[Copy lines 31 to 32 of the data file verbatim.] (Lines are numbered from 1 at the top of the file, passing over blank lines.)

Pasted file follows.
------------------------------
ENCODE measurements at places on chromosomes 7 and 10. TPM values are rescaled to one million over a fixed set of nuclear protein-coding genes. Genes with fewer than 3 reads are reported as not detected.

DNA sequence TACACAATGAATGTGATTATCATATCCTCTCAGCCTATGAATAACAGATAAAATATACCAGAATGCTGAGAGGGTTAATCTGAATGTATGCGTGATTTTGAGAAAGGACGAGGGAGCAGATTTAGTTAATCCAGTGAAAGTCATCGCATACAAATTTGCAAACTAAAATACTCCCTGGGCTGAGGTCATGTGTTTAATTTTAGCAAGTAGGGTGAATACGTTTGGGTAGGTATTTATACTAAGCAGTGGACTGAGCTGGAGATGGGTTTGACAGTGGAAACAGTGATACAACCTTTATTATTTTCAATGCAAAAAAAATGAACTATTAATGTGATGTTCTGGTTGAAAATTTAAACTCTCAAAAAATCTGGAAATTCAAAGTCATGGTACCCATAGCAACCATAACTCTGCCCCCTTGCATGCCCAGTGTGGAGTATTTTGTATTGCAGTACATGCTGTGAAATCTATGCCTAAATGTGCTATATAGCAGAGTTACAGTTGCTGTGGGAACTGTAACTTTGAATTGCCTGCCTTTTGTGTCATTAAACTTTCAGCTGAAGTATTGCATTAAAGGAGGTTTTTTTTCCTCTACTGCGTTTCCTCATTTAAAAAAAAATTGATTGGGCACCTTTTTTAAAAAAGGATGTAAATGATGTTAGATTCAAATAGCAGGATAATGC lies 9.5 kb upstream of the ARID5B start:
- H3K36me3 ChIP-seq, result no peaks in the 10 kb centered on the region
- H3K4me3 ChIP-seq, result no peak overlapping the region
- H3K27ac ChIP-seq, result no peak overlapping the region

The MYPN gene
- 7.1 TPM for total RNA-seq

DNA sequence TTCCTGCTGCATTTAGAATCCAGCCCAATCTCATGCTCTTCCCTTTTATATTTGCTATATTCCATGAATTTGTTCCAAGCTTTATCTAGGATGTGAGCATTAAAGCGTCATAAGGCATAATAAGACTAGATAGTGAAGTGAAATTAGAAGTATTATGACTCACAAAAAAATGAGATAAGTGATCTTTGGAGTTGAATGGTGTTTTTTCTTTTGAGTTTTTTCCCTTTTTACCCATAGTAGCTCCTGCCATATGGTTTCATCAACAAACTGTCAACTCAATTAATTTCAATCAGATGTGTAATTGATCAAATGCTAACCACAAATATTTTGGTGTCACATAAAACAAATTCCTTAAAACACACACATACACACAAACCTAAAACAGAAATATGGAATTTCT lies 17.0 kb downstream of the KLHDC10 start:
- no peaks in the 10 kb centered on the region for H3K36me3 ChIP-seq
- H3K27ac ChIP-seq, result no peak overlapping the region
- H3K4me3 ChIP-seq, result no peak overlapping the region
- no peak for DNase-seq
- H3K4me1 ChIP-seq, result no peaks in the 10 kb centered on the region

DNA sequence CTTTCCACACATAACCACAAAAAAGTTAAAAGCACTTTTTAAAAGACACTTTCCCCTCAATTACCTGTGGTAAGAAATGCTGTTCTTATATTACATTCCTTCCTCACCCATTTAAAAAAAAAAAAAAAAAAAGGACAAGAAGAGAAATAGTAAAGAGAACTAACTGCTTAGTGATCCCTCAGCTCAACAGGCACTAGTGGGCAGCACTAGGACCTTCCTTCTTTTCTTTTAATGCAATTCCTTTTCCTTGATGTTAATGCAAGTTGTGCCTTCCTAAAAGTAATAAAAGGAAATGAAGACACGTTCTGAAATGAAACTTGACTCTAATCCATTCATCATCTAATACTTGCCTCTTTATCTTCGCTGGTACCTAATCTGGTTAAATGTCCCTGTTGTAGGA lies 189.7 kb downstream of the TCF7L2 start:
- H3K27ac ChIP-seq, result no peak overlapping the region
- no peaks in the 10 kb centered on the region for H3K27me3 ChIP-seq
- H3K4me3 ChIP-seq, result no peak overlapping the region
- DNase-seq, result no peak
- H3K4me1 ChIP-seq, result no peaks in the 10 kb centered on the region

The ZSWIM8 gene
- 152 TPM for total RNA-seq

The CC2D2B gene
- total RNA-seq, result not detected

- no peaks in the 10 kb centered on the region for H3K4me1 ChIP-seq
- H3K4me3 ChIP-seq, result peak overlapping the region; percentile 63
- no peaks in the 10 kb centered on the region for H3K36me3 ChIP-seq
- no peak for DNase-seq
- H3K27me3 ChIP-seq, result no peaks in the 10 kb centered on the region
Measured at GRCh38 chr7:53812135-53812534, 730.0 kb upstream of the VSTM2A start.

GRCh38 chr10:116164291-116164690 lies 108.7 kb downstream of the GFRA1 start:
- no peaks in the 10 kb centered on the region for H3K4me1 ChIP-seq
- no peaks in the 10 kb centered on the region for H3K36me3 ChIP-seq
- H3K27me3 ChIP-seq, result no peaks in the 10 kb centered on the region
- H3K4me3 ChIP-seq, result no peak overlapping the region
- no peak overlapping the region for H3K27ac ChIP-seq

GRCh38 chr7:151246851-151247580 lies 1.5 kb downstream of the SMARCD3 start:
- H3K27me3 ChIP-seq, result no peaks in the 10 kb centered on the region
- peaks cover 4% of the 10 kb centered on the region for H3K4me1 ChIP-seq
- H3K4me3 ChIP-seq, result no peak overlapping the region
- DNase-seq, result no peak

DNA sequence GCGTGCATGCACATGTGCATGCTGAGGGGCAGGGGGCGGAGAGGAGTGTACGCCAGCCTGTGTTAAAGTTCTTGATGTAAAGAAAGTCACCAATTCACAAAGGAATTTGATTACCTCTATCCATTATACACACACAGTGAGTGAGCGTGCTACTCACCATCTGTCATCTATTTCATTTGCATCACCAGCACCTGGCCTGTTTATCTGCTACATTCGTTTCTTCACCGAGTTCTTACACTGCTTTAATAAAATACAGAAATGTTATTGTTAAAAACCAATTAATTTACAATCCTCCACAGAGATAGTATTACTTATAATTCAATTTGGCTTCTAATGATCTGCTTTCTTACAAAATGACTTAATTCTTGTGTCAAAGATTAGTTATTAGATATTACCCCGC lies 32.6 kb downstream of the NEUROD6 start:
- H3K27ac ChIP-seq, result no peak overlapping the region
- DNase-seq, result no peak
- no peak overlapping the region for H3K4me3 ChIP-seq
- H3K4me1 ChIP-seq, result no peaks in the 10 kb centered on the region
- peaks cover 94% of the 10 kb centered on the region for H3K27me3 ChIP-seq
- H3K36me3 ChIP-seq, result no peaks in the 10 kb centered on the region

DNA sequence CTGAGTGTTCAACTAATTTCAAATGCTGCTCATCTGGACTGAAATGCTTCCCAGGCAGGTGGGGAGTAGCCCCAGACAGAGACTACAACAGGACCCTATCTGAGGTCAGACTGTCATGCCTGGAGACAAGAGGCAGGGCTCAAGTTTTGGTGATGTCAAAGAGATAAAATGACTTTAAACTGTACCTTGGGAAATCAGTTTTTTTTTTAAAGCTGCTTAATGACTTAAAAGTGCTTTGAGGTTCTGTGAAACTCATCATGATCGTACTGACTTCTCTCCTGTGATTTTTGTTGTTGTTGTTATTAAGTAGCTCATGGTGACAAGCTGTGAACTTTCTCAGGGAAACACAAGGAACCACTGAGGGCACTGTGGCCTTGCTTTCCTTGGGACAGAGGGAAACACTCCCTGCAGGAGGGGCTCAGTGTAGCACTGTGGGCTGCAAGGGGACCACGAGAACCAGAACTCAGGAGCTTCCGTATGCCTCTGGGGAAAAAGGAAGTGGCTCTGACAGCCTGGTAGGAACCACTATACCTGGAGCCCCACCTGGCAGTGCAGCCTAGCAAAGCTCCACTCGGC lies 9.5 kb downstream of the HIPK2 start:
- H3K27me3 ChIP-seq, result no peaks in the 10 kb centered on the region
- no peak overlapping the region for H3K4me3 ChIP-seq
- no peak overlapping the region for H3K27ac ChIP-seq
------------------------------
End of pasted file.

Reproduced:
- no peaks in the 10 kb centered on the region for H3K4me1 ChIP-seq
- no peaks in the 10 kb centered on the region for H3K36me3 ChIP-seq